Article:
Slow Down and Take a Break
Wage and hour laws have all been written to ensure job safety both for the worker and employer and for the product. In health care, the product is the patient. These laws will vary from one state to another, but the U.S. Department of Labor does have regulations that the health care industry must follow. These are set forth in the Fair Labor Standards Act. For further information see
It is not up to your employer to ensure that you take your breaks — it is up to you. Make sure you take your breaks. It's easy to get into the habit of skipping them and in some units, to feel like you can't take a break because it's so busy and you are so short staffed. You may experience peer pressure to skip breaks.
For purposes of illustration assume the following information fits with your state's laws. After four hours on the job, you are expected to take a fifteen-minute break. If you work over six hours, you are expected to have a meal break of at least thirty minutes. This time possibly grows to an hour if you work eight hours or more each day. In a twelve-hour shift, you should have a one-hour meal and two to three fifteen-minute breaks.Find a Way to Take a Minute
Even if you can't take the full amount of time because you are so busy, try to take some time. You do need to eat and to take bathroom breaks. Help each other to be able to do so. This is where a strong team approach will be most helpful. Don't abuse the situation, but do help each other to get away from the unit.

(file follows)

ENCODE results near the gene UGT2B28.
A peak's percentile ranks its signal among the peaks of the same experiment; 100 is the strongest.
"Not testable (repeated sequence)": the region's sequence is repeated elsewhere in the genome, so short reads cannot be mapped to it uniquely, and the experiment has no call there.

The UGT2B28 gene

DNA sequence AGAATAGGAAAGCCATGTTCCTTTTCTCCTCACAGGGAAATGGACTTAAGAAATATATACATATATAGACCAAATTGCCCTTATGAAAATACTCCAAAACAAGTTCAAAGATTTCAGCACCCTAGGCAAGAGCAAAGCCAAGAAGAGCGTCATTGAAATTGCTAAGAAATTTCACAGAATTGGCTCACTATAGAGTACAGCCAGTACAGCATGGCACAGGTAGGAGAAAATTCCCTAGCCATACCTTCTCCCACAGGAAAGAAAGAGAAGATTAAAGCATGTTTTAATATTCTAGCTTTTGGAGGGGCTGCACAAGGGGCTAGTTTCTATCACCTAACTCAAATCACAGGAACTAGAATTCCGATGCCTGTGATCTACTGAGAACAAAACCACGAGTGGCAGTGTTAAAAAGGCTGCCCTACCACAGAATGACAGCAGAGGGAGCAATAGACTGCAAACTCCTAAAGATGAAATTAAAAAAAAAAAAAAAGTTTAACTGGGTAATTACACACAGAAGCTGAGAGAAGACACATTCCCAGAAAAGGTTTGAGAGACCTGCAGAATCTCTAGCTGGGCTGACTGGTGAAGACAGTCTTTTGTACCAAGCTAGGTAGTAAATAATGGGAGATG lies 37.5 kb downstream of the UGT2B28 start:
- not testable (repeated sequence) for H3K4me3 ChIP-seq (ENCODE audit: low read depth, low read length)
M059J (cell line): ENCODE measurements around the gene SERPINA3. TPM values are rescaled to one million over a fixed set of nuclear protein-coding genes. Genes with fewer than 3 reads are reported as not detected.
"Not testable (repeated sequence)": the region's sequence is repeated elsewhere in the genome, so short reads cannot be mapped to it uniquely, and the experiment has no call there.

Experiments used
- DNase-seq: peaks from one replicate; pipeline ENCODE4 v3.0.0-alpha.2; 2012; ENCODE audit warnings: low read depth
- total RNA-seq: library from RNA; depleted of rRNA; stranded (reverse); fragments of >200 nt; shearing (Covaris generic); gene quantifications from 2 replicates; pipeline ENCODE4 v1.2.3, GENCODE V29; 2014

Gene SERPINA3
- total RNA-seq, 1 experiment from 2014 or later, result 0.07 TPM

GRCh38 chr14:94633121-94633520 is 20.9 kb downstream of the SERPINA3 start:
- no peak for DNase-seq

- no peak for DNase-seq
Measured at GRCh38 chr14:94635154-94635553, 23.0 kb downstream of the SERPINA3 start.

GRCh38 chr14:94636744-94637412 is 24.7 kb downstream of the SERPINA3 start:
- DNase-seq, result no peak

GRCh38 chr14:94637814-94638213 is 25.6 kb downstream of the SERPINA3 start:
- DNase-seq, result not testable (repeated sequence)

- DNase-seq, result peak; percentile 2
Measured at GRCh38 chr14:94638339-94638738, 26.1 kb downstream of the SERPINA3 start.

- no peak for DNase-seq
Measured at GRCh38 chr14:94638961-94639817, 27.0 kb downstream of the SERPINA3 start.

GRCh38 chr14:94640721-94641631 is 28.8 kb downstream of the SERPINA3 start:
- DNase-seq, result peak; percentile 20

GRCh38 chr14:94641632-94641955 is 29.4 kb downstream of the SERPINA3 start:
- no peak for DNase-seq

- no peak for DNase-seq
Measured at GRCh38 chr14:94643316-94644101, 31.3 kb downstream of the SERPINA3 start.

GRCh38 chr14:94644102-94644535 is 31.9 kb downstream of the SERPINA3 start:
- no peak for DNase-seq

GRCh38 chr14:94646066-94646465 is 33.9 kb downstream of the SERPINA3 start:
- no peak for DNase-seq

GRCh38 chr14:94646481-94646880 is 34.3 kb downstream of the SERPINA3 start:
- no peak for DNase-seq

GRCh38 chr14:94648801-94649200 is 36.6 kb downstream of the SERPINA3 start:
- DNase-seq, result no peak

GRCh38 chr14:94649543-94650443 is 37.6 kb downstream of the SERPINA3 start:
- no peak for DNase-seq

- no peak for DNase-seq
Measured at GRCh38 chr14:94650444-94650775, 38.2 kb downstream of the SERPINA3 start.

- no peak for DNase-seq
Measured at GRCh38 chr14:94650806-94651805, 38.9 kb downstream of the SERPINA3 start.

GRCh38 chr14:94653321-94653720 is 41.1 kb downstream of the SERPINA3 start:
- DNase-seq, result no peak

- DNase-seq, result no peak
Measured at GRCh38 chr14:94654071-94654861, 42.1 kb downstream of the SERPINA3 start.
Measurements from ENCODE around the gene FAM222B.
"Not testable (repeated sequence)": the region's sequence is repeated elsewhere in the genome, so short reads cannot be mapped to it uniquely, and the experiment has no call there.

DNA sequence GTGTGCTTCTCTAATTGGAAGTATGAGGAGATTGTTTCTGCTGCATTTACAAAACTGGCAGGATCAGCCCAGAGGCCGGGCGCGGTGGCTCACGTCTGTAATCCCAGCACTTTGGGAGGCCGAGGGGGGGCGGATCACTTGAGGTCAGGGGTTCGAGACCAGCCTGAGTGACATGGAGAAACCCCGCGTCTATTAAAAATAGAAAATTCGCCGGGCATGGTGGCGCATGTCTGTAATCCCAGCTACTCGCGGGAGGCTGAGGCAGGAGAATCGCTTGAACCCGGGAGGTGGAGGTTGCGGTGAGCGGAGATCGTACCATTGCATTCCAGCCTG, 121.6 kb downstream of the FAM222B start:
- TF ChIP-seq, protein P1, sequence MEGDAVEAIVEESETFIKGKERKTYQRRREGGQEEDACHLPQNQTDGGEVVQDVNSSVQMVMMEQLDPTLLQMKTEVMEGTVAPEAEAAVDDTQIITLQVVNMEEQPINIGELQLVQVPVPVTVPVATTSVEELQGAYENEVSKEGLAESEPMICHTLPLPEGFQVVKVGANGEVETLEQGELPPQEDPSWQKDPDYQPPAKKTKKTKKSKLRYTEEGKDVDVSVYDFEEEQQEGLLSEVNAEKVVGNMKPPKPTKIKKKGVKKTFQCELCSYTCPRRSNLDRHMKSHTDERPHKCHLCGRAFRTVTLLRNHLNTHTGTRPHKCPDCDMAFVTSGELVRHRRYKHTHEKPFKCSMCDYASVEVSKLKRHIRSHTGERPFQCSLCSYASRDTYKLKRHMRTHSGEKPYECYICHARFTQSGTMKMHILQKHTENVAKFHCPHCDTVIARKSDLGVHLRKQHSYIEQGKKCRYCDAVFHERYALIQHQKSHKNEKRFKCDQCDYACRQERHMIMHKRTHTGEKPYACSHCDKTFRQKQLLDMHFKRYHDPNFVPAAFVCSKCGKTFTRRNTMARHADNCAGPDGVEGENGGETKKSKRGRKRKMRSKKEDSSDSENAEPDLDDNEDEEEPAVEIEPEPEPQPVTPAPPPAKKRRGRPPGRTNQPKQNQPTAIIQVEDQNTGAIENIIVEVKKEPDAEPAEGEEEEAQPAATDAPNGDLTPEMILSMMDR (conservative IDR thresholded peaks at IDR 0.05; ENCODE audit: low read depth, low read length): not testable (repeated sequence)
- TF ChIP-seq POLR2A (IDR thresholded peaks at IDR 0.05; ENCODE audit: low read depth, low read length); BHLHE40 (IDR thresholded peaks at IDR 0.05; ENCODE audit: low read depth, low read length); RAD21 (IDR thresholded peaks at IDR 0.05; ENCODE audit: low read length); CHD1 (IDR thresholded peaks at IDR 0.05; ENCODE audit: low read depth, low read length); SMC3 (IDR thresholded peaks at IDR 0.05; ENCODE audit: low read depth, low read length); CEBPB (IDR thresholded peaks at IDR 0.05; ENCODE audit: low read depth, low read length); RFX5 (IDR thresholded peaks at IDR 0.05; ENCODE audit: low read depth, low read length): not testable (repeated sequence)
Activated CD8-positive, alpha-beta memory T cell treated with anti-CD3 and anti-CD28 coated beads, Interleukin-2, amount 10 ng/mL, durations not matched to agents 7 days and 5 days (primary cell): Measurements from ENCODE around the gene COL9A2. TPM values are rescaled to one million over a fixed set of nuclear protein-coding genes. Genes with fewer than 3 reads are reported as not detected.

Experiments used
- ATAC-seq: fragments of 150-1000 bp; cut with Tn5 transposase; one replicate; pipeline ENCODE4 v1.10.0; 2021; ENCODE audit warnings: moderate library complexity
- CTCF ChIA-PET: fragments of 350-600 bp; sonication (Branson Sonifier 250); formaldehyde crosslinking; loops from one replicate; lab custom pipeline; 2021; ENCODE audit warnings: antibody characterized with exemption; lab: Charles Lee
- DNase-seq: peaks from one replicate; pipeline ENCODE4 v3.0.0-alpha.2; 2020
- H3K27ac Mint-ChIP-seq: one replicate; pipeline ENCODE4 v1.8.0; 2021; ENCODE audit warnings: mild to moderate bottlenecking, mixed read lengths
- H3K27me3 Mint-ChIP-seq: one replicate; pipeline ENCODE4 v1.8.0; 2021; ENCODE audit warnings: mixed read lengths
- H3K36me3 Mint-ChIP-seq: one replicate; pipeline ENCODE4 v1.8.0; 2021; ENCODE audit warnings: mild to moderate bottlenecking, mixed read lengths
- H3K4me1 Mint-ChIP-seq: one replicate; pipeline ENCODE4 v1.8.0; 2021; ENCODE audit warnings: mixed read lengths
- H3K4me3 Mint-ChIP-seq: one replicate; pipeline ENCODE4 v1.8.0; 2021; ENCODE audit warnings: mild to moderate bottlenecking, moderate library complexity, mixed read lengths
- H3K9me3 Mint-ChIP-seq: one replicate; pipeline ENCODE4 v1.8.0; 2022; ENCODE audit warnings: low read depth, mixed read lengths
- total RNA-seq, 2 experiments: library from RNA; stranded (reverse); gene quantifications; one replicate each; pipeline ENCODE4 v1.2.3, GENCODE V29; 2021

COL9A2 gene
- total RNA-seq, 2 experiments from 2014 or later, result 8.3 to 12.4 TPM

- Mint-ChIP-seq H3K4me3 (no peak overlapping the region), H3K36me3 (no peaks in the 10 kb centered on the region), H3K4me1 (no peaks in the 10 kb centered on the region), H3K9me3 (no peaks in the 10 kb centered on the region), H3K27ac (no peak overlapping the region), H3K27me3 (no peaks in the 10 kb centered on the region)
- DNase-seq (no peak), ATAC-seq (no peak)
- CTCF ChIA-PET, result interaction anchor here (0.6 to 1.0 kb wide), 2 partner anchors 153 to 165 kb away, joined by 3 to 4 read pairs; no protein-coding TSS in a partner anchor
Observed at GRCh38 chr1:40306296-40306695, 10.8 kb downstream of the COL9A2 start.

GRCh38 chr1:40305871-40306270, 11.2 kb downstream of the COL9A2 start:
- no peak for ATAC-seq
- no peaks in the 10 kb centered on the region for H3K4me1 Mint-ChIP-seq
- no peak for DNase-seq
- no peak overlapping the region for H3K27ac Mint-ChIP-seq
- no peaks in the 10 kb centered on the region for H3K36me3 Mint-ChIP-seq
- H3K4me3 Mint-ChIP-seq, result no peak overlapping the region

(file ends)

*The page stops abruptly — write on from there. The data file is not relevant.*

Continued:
Some facilities have breakers or float personnel who just cover for breaks and meals. A unit must have a licensed person on duty at all times. Unless your facility allows LPNs to be alone on a unit, an R.N. must be on duty at all times. If you are the only R.N. on your unit, someone must come and relieve you for your meal break. You must be able to take a meal break free from interruption or your employer must pay you for the time. You could possibly take your other breaks in the nurse's lounge or break room. You would still technically be on duty and available. Breaks do not have to be uninterrupted.Avoiding Burnout
While recent studies have not shown that nurses who don't get breaks make more errors than those who do, the studies have shown that among nurses who do take breaks, those with longer ones are less prone to making mistakes. The findings also show that staff burnout and staff departure are major problems related to not getting breaks. What this most likely means is that nurses who aren't taking breaks are intensely aware of the potential for harm; they are making more of an effort to protect their patients as well as their licenses. This added stress will eventually lead to burnout and cause nurses to leave their position.
You really need to be able to walk away from the job for a few minutes and clear your head. This will help to relieve stress and to give you a new perspective on the tasks at hand. It affords you a moment to take in some nutrition and fluids and to visit the bathroom.
Burnout and staff retention are issues that severely impact the nursing shortage. They are issues that nurses have to contend with and must be addressed in solving this crisis. If you and your coworkers get into the habit of not taking your breaks or allow your employer to abuse the staff in this manner, your facility will continue to suffer. Work with your supervisor and your facility to solve this problem and to improve the working conditions. Having satisfied staff members will go a long way in recruitment and retention issues.